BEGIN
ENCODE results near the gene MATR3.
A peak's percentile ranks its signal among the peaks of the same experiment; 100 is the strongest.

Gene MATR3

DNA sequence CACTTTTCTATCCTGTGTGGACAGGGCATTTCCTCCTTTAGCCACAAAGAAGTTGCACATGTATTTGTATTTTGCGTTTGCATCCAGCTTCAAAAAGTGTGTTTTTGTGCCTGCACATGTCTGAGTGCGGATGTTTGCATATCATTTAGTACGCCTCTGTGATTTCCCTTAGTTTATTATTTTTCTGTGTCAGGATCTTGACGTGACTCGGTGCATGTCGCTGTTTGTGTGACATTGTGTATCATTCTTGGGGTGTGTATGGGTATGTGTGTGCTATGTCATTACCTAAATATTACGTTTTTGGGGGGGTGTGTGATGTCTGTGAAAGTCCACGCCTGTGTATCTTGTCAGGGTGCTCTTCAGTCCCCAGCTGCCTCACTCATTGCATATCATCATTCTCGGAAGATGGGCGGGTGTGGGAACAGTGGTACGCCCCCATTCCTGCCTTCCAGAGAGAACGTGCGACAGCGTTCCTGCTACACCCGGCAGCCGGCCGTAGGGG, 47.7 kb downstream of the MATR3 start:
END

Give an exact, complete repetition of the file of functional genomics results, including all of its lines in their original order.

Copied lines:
ENCODE results near the gene MATR3.
A peak's percentile ranks its signal among the peaks of the same experiment; 100 is the strongest.

Gene MATR3

DNA sequence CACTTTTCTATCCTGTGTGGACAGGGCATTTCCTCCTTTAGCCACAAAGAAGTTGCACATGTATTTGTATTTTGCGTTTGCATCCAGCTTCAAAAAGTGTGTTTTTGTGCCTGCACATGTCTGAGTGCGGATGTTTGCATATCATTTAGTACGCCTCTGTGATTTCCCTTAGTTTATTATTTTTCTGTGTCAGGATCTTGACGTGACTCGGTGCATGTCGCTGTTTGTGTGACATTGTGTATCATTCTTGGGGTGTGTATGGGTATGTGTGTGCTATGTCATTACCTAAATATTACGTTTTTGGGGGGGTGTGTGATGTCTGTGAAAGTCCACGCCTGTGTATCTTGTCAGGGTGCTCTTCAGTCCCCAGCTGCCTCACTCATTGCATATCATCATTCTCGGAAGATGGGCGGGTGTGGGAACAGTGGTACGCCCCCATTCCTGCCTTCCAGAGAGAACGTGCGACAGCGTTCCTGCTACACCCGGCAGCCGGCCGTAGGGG, 47.7 kb downstream of the MATR3 start: